The aim of this study was to pursue greater knowledge of vocal expressions in the borderland between speech and song through collaboration between researchers with different approaches, with a view to developing an interdisciplinary method for the analysis of such expressions. The research presented here is the outcome of the research project ‘In the Borderland between Song and Speech. Vocal Expressions in Oral Cultures’ carried out in 2011–14 with support from the Swedish Research Council. The
Our research has focused on vocal expressions in the area where speaking and singing overlap. Our ultimate interest has been neither the description of performance practices nor their relation to possible ‘culture areas’, no matter how interesting these things may be, but how those principles that make vocal expressions possible are constructed. Therefore, the cultures under study have been chosen not for reasons of comparison, but for their suitability in studying the borderland between song and speech
analytical concept that has gained much attention in film-music research in recent years. 4 Many writers use the term as an equivalent to musical numbers; thus, the definition of musical moments generally refers to performances of different kinds, most often song performances. Consequently, even if musical moments in this sense are supposed to appear in various genres, they are mostly found in musicals. Watching Bergman’s films over the years, I have noticed a special kind of music drama that supersedes a narrative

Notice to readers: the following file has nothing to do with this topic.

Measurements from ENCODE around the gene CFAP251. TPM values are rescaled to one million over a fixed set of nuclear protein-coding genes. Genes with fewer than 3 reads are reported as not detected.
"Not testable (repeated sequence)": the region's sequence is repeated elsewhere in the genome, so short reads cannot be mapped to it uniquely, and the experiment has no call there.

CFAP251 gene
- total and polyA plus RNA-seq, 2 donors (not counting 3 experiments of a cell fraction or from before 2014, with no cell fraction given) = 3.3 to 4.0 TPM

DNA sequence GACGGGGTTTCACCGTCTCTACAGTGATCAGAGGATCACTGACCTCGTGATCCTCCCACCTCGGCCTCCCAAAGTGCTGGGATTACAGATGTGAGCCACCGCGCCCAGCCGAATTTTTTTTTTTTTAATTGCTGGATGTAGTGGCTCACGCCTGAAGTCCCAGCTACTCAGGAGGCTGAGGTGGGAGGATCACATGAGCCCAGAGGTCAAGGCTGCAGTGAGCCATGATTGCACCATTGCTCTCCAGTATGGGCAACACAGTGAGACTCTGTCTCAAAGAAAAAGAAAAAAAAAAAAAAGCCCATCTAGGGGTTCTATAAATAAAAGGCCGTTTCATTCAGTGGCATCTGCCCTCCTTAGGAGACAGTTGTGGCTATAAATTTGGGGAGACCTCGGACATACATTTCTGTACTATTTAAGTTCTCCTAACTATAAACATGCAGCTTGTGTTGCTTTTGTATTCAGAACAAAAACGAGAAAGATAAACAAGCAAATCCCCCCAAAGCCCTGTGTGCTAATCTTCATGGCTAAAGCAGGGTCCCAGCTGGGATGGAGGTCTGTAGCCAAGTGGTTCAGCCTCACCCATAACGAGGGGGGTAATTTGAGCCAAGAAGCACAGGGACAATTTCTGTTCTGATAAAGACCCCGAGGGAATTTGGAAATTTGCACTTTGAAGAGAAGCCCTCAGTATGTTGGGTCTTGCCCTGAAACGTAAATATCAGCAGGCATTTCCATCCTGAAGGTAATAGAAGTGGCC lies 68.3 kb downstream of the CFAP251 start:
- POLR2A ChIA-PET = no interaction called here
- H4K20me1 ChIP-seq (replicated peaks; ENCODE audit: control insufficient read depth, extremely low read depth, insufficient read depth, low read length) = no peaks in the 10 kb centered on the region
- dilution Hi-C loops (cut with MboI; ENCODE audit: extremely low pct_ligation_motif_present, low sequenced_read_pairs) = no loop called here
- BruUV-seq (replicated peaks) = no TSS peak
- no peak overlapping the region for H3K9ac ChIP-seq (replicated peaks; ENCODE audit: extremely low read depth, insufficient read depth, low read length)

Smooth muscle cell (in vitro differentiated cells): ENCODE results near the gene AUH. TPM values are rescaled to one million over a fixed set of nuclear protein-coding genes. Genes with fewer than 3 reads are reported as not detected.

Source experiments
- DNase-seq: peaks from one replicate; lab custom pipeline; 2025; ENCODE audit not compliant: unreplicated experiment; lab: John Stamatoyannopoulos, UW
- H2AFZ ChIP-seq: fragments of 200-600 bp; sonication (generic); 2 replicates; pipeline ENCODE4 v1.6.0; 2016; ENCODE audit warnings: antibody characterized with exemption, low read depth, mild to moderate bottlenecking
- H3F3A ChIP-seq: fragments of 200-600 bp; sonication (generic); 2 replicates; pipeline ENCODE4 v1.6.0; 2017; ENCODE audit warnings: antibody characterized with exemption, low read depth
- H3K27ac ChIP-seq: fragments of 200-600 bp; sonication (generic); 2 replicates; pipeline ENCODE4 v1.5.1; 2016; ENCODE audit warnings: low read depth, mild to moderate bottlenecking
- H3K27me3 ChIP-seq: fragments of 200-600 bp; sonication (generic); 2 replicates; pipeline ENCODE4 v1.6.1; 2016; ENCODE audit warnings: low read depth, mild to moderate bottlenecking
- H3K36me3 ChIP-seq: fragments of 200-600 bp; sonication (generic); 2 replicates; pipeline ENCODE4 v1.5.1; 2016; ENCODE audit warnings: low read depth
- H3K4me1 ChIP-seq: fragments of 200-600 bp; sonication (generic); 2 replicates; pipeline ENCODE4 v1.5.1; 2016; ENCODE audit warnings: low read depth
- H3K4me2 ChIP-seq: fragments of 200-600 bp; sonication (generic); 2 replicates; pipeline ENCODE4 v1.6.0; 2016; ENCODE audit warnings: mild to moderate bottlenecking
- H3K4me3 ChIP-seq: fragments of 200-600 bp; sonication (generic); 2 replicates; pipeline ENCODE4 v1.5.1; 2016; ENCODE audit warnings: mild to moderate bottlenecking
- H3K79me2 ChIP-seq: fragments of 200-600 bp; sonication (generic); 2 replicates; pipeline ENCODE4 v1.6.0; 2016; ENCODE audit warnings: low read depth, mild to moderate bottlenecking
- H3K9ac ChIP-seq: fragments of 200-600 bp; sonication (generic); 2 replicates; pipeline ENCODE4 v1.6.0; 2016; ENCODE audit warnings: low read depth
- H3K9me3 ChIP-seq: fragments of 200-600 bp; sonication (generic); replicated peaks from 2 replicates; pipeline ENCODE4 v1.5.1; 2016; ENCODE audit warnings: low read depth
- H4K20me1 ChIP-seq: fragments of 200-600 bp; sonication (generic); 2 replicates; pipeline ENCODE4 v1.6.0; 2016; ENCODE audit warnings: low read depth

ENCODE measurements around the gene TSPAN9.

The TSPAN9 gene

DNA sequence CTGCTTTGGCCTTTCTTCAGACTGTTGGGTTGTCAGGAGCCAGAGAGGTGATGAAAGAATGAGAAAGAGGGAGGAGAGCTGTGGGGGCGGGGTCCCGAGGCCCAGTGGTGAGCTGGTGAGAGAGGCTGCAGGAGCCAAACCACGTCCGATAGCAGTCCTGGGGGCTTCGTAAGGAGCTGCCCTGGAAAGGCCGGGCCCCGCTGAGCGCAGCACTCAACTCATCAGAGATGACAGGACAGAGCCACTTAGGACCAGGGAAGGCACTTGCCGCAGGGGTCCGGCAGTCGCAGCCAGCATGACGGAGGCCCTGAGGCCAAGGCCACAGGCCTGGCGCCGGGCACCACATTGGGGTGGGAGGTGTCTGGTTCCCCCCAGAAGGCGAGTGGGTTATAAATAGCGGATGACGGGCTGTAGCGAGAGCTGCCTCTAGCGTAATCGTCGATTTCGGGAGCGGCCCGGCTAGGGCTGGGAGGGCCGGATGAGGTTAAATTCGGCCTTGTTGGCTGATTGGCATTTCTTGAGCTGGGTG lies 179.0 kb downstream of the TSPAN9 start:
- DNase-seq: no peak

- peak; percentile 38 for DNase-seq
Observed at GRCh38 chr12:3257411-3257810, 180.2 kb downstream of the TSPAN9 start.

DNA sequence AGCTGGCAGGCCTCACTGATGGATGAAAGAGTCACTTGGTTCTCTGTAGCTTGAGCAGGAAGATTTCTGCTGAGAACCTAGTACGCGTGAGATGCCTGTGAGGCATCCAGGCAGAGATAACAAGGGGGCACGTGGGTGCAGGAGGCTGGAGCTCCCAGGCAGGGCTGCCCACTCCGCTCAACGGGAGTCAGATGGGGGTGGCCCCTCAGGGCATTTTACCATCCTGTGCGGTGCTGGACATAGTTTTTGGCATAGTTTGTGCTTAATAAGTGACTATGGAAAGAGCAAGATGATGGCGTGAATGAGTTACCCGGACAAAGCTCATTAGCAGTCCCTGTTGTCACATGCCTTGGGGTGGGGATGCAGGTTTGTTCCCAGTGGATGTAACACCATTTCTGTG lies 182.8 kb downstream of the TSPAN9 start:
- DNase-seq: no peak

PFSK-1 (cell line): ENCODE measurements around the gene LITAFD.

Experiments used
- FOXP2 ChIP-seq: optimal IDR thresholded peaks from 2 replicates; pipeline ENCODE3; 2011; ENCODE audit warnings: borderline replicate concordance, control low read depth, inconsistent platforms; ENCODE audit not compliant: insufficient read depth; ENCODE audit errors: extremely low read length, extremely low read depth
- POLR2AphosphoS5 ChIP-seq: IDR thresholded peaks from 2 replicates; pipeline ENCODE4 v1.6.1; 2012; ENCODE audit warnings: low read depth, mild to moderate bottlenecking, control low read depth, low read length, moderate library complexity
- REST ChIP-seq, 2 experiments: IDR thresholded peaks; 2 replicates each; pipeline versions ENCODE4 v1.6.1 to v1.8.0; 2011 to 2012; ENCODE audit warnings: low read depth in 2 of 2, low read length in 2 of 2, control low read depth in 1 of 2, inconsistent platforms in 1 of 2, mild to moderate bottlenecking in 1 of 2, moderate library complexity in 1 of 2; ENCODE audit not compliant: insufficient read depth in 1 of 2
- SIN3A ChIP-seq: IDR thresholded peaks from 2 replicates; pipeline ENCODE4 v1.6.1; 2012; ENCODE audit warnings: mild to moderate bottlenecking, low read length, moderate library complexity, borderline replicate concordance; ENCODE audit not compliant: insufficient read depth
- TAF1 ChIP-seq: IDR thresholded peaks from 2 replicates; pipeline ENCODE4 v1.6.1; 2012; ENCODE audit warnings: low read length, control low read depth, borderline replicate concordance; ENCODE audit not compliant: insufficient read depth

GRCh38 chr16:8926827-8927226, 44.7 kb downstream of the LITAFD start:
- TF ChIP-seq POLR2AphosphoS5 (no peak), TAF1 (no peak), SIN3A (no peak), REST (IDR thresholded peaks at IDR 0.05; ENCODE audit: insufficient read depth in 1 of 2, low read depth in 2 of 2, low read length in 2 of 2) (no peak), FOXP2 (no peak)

6 Epilogue: in the beginning was song And the light shineth in the darkness; and the darkness comprehended it not. (John 1.5) We have (rather deliberately) said very little about the subject of music, as this is not obviously a part of Rousseau’s social philosophy. Yet music was – though scholars have often forgotten this1 – Rousseau’s main passion, and this passion spilled over into his political writings in more ways than one. Rousseau, the musician and note-copier, was an accidental philosopher. Had he not seen the prize question from the Academy in Dijon on